Old, soft hat
Look what happens! They pour out the split† in two glasses and plop in a pair of sugarcubes. Loretta says she's going to marry Johnnie and, boundaries drawn, they fight. Jewison may as well have laid out a chessboard — formal, stylized, simple combat. Gardenia closes the parentheses with the exact same come-along gesture, "Let's tell your Mom."
The deconstruction proceeds onion-like, in pungent layers. This may be the most conscious movie I've ever seen. Ronnie and Loretta's semi-doomed romance (it is a comedy, after all) is paired against La Boheme; Puccini's exact redeeming duets contrast with Loretta's doubletake at Ronnie's fury in a bread-bread-bread speech that is, read cold on the page, almost pathetically inarticulate and inadequate to the moment. Maybe only Cage could have pulled that off. Marlon "Scum-sucking pig" Brando, not so much.
At the Met, the couples queue up and pass through a gallery of mirrors. If they reflect and recognize each other, we see more. Mona's earrings, ridiculously, are tiny copies of the Met's chandeliers. But Mona's decolletage and sparkle drown in the blaze of authentic glory from the elegant purple Dior to her immediate right. Cosmo and Mona, Loretta and Ronnie... degrees of inarticulate passion which faint and fail next to Puccini's ravishing arias, but these ordinary couples burn every bit as desperately and possibly just as white hot as the transcendent Rodolfo and Mimi. Rough and smooth, they may be, snooker balls bouncing off the banks of head and heart. Yet Mimi's soaring passion is exactly as unbearable as Loretta's, her curtain just as permanent as the demimundane Mona's.
How do they sort it all out? The table scene at the end is the altar which consecrates all these lives, as imperfect as they may be, and pulls them all into the light. That must have been a ferociously difficult moment to pull off, but this is one of the great films of all time; although it's odd how tables feature throughout the film, ubiquitous and silent non sequiturs, almost characters in themselves. Danny Aiello's proposal at a table, the philandering Professor's public drenchings at a table, Cosmo and Mona's tryst at a table, Cosmo and Loretta's family news at the family table; tables of anger ("Old man, give those dogs another piece of my food and I'll kick you until you're dead") and reconciliation ("And go to confession!"), epiphany ("Yes, Johnny, in front of all these people...") and catechesis ("A la familia!").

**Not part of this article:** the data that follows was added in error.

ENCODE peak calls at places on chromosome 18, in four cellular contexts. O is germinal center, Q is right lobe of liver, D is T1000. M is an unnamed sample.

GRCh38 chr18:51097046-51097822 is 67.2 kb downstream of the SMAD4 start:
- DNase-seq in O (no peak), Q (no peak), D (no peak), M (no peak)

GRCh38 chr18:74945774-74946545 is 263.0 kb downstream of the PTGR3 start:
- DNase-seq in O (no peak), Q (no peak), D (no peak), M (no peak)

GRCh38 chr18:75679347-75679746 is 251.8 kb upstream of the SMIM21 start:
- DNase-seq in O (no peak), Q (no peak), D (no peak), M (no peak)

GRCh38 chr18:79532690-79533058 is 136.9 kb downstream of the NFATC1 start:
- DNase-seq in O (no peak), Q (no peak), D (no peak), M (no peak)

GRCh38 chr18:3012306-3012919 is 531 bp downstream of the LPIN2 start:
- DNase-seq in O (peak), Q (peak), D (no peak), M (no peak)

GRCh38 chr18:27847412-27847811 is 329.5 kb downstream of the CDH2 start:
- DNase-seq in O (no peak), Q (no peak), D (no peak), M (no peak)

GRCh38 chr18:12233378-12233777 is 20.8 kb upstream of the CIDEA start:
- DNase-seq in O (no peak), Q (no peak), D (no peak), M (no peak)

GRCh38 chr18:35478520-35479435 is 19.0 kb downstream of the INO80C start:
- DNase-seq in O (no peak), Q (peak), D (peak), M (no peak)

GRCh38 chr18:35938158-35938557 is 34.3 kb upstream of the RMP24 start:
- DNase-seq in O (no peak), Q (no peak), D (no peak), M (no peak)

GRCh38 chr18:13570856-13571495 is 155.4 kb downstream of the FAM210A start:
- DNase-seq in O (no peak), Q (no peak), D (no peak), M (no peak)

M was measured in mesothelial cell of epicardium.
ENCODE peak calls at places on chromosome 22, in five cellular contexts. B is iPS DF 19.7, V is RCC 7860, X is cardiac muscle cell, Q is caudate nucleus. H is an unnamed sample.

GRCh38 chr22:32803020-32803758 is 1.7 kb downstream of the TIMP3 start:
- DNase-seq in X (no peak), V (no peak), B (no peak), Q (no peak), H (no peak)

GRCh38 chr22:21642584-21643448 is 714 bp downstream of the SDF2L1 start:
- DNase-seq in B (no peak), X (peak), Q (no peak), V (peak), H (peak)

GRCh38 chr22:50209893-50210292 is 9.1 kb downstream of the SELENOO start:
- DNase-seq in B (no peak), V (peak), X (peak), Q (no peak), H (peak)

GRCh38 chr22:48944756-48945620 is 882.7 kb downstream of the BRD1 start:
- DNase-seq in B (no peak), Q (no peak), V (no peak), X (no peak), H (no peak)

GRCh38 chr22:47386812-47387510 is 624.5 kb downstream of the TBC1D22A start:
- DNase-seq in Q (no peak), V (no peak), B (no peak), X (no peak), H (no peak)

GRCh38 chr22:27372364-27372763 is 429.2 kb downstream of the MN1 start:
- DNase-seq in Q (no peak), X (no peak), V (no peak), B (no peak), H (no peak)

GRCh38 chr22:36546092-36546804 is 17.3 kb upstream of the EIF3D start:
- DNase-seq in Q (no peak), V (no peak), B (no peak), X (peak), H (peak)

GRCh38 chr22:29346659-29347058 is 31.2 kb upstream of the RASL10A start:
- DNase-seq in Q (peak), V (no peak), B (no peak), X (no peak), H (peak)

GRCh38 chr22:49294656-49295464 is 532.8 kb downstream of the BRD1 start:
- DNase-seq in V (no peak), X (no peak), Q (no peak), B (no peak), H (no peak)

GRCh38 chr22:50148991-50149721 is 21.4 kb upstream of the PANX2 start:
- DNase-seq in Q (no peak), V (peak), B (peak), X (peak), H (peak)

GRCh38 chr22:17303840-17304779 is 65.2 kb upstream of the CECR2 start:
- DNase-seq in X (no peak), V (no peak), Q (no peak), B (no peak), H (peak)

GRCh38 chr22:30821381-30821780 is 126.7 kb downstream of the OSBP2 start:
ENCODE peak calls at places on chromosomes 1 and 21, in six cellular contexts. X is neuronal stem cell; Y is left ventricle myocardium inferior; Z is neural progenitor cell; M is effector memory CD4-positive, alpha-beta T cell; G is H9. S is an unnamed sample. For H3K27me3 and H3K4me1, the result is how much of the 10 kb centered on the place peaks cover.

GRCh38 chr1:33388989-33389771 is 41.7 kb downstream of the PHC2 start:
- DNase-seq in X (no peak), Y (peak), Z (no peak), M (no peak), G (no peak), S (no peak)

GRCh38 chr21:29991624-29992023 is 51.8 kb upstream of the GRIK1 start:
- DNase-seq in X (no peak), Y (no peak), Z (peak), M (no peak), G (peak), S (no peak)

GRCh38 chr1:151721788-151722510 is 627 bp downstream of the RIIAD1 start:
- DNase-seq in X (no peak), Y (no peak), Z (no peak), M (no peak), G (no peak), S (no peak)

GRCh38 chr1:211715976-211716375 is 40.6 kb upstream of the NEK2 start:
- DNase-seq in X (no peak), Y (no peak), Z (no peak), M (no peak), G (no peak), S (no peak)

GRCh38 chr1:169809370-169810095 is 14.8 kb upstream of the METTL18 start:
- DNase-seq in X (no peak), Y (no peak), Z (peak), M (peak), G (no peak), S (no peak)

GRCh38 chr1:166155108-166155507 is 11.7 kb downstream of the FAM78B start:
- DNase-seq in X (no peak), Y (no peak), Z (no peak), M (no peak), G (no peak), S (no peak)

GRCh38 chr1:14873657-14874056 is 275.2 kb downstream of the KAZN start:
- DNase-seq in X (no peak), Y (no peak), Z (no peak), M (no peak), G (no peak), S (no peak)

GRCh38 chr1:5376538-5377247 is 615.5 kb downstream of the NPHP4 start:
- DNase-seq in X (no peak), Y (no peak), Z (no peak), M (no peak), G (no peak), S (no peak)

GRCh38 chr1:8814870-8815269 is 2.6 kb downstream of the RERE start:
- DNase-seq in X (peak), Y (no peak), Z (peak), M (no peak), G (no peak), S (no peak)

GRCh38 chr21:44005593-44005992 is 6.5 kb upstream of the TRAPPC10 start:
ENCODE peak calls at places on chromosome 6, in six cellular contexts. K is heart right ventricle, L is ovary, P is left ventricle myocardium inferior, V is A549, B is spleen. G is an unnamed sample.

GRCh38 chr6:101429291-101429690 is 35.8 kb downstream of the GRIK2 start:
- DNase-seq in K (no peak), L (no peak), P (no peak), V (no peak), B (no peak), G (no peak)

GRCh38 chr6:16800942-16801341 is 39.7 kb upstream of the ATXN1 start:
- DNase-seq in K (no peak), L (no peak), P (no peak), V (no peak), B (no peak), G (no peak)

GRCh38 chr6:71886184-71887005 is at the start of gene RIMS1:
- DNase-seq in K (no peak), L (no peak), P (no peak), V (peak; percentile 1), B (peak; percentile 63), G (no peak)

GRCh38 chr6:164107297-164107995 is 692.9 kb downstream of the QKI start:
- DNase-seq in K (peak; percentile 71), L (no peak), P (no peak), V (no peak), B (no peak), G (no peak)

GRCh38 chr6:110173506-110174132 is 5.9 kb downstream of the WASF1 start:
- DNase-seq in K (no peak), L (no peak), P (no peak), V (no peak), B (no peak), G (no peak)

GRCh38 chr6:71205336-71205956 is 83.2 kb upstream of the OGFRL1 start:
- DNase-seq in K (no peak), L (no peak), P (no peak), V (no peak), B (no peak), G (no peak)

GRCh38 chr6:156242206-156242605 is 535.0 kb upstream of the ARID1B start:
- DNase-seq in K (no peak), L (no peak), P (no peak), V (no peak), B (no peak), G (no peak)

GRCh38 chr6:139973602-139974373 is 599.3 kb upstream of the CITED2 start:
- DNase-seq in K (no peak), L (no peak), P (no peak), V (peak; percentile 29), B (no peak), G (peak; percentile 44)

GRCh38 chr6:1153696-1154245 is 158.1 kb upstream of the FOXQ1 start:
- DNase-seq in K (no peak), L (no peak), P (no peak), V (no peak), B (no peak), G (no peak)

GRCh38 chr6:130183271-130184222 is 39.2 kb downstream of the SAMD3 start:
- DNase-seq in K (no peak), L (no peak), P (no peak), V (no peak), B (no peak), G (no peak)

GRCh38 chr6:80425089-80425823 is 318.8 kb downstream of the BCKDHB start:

And who are these moonstruck? Lovers standing at their bedroom windows. Loretta's face covered in light and shadow, like prison bars, like law, in black and white. Rose's moon casting lacework shadows on her face, pure but troubled. Cosmo's altogether missing and forgotten moon, present only as a story, a grace remembered from Rose's courtship. Raymond and Rita Cappomaggi's moon, solid, simple, human, clumsy, passionate. (We struggle, out here in real life, to remember who Raymond's Orlando Furioso might be. Disneyland? A lunatic moment of self-recognition, that.) And the Old Man's moon, pure and absolute, dangerous to dogs and holy fools, howling with laughter.
A great film from 1987, with the Twin Towers still standing. As the Old Man says, the moon brings the woman to the man, and the nostalgia is almost unbearable.
†I looked it up. A "split" of champagne is a quarter bottle, sometimes (usually?) rounded up to 20 centiliters. A bottle is a half a magnum. A magnum is 1.5 liters.